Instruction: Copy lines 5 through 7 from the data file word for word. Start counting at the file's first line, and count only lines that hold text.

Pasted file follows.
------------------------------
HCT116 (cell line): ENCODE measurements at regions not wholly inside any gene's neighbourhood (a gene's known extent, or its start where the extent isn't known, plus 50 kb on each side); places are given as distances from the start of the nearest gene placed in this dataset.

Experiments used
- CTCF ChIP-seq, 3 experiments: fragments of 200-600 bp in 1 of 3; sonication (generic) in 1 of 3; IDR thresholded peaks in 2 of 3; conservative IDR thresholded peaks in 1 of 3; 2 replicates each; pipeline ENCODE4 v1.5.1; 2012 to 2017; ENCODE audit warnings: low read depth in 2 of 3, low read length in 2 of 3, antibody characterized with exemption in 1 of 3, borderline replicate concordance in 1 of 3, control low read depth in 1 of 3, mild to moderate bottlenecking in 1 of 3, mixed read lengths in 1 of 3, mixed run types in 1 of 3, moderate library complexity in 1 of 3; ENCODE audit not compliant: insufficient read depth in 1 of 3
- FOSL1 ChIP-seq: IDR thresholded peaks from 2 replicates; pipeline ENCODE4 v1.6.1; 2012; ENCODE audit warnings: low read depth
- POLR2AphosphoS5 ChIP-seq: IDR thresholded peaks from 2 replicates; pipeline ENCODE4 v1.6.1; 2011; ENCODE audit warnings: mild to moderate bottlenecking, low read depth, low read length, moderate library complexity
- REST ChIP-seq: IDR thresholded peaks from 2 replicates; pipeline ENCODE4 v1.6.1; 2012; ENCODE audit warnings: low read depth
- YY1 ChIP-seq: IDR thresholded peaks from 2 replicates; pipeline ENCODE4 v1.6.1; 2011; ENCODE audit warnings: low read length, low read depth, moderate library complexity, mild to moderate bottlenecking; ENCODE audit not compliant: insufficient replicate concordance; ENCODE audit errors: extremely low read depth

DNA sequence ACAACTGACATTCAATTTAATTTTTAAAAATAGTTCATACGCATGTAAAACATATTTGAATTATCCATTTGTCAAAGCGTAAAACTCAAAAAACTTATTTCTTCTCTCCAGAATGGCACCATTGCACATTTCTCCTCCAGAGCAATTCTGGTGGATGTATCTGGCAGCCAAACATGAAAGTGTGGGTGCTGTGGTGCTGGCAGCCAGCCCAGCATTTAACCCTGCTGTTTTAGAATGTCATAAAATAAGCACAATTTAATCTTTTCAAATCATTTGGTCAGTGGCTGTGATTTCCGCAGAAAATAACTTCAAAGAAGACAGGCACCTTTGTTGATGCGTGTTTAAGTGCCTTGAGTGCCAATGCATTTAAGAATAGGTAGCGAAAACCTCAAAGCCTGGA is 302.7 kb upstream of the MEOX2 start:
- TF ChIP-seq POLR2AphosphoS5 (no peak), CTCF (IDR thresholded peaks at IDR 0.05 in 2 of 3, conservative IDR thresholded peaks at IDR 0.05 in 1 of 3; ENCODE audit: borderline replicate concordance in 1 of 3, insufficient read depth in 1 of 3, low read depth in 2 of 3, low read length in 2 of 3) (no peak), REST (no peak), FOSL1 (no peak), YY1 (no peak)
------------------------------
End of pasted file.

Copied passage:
- POLR2AphosphoS5 ChIP-seq: IDR thresholded peaks from 2 replicates; pipeline ENCODE4 v1.6.1; 2011; ENCODE audit warnings: mild to moderate bottlenecking, low read depth, low read length, moderate library complexity
- REST ChIP-seq: IDR thresholded peaks from 2 replicates; pipeline ENCODE4 v1.6.1; 2012; ENCODE audit warnings: low read depth
- YY1 ChIP-seq: IDR thresholded peaks from 2 replicates; pipeline ENCODE4 v1.6.1; 2011; ENCODE audit warnings: low read length, low read depth, moderate library complexity, mild to moderate bottlenecking; ENCODE audit not compliant: insufficient replicate concordance; ENCODE audit errors: extremely low read depth